Would be safe to assume that those who have financial problems and family commitments and stuck at 2250, 2300, 2350, 2400, or 2450 but really do have the capacity, should just do a bunch of studying and play maybe 1-2 times a year, or however many times their budget allows, hoping to get big gains, like +25 per tournament? Like working through Grandmaster Repertoires and Grandmaster Preparation books all year and trying to get big gains in the two tournaments that they play each year? It gets harder for someone to play in strong tournaments who is about to become homeless due to a financial situation, but it looks like Europe have the best conditions with your entrance fees and other stuff like playing conditions and norm opportunities.

    Obviously you do not want to give up on improving, whether you are 2250, 2300, 2350, 2400, 2450…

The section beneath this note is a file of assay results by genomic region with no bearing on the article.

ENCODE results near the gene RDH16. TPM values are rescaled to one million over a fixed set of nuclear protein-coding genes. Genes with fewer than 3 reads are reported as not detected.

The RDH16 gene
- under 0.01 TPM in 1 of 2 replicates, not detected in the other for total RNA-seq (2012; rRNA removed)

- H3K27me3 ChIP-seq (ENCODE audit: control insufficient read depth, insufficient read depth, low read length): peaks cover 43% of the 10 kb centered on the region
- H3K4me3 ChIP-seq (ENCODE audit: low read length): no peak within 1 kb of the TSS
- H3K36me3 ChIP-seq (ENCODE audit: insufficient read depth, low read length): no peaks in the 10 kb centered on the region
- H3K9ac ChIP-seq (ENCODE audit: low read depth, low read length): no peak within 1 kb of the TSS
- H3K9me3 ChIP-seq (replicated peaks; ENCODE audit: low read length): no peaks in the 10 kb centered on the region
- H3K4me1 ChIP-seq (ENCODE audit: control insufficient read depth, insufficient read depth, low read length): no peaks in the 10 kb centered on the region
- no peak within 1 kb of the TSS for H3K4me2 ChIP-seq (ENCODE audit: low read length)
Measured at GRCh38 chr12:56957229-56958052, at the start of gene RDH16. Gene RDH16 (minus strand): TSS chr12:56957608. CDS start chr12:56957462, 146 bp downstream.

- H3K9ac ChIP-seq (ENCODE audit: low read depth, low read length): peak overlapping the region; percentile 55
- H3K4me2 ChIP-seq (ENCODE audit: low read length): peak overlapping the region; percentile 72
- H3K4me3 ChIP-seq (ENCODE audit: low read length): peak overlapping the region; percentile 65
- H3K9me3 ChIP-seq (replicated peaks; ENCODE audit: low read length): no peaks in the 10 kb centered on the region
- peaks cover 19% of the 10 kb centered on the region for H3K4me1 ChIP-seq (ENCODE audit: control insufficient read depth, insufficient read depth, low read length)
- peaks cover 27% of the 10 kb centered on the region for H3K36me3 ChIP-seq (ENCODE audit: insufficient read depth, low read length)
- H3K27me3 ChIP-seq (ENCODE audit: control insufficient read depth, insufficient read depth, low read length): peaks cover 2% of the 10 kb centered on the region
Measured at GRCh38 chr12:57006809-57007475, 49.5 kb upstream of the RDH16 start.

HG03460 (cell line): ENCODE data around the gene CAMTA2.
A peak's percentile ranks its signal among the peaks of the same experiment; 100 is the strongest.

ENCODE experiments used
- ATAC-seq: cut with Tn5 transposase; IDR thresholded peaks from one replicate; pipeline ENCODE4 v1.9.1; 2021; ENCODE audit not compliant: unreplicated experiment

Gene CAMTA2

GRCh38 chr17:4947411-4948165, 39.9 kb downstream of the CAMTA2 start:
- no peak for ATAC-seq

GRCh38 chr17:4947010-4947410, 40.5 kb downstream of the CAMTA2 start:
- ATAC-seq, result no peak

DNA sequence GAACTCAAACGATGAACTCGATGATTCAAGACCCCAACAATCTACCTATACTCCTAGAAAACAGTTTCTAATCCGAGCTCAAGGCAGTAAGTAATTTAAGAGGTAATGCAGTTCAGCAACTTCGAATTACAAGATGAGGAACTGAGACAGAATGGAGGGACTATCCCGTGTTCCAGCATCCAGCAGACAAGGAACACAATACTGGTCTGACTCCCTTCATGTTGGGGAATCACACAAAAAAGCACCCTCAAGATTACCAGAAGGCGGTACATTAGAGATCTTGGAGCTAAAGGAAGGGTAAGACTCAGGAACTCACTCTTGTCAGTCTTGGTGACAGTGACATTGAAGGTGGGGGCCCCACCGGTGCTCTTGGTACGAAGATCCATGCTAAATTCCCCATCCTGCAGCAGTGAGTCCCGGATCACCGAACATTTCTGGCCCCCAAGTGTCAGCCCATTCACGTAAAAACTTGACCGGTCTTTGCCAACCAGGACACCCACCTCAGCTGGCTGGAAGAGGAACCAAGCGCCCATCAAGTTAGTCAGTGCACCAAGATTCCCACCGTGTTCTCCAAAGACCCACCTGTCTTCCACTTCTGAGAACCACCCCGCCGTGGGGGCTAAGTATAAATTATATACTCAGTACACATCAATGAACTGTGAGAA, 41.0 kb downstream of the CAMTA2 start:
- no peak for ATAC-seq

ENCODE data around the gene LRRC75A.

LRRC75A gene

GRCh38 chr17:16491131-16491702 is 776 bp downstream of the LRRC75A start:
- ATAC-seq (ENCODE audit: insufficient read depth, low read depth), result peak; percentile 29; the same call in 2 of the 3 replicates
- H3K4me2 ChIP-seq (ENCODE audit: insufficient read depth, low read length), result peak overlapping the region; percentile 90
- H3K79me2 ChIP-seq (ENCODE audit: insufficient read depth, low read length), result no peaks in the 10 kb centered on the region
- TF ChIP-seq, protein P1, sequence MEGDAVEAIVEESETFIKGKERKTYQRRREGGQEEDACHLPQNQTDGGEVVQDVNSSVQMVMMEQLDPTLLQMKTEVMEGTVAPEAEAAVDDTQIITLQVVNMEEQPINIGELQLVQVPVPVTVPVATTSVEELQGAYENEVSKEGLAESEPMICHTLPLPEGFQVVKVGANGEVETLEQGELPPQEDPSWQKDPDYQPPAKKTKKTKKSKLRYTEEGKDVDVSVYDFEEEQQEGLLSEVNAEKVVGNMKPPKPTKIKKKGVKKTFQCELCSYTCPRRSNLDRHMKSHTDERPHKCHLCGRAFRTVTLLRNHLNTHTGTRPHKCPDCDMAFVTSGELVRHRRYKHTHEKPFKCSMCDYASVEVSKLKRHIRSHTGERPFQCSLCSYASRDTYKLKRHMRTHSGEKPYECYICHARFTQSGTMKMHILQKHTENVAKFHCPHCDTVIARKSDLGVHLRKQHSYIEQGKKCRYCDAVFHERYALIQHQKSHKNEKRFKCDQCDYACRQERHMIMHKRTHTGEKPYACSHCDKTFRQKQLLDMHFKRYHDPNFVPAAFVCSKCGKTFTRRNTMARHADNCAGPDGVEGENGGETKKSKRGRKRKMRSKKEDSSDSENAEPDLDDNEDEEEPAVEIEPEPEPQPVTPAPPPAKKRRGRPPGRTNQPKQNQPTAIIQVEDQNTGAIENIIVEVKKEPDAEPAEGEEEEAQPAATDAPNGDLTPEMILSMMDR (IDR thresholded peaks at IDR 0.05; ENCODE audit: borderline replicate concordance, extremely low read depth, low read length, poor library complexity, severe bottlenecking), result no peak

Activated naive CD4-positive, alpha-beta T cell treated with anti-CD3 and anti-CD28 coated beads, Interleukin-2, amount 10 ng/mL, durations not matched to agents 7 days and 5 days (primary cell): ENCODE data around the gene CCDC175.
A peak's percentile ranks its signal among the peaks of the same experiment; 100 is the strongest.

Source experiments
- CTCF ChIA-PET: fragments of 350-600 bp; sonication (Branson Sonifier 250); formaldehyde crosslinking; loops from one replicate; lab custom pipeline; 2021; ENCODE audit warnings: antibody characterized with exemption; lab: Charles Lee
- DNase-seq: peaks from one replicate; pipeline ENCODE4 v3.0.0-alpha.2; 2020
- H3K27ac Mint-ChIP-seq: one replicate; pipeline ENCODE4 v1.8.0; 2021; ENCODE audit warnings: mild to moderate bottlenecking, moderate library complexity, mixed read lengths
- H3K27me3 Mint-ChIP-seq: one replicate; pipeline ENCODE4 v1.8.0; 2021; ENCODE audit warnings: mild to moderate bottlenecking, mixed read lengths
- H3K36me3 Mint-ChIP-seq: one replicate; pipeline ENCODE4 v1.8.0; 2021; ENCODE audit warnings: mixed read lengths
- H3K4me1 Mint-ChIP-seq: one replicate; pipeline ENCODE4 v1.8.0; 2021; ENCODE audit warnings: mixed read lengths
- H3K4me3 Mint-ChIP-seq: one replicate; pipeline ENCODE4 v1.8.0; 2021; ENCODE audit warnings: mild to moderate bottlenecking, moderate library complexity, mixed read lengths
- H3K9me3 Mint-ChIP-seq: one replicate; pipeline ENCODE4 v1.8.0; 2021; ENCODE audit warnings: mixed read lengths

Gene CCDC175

54. Ray
    July 17th, 2015 at 08:18 | #54

    Congratulations with your FM title! Which QC-books helped you the most in achieving this?

  55. July 17th, 2015 at 12:59 | #55

    @Jacob Aagaard
    A 2400 should score 76% against a 2200 (this is true for any 200-point difference). A 2500 should score 64% against a 2400 (this is true for any 100-point difference). The K factor only affects how long it takes for a rating to reach its “true level”.

  56. Jacob Aagaard
    July 18th, 2015 at 18:46 | #56

    Your argument is interesting in one direction, but I see a flaw in it. Ratings are hardly ever accurate.

  57. Milen Petrov
    July 19th, 2015 at 07:46 | #57

    2165 national, but I no longer play OTB chess. Mine ICCF rating is 2395 (next rating list will be above 2400). Being FIDE IA and ICCF IM πŸ™‚

  58. July 19th, 2015 at 13:54 | #58

    My FIDE rating is 2087.

  59. July 19th, 2015 at 18:59 | #59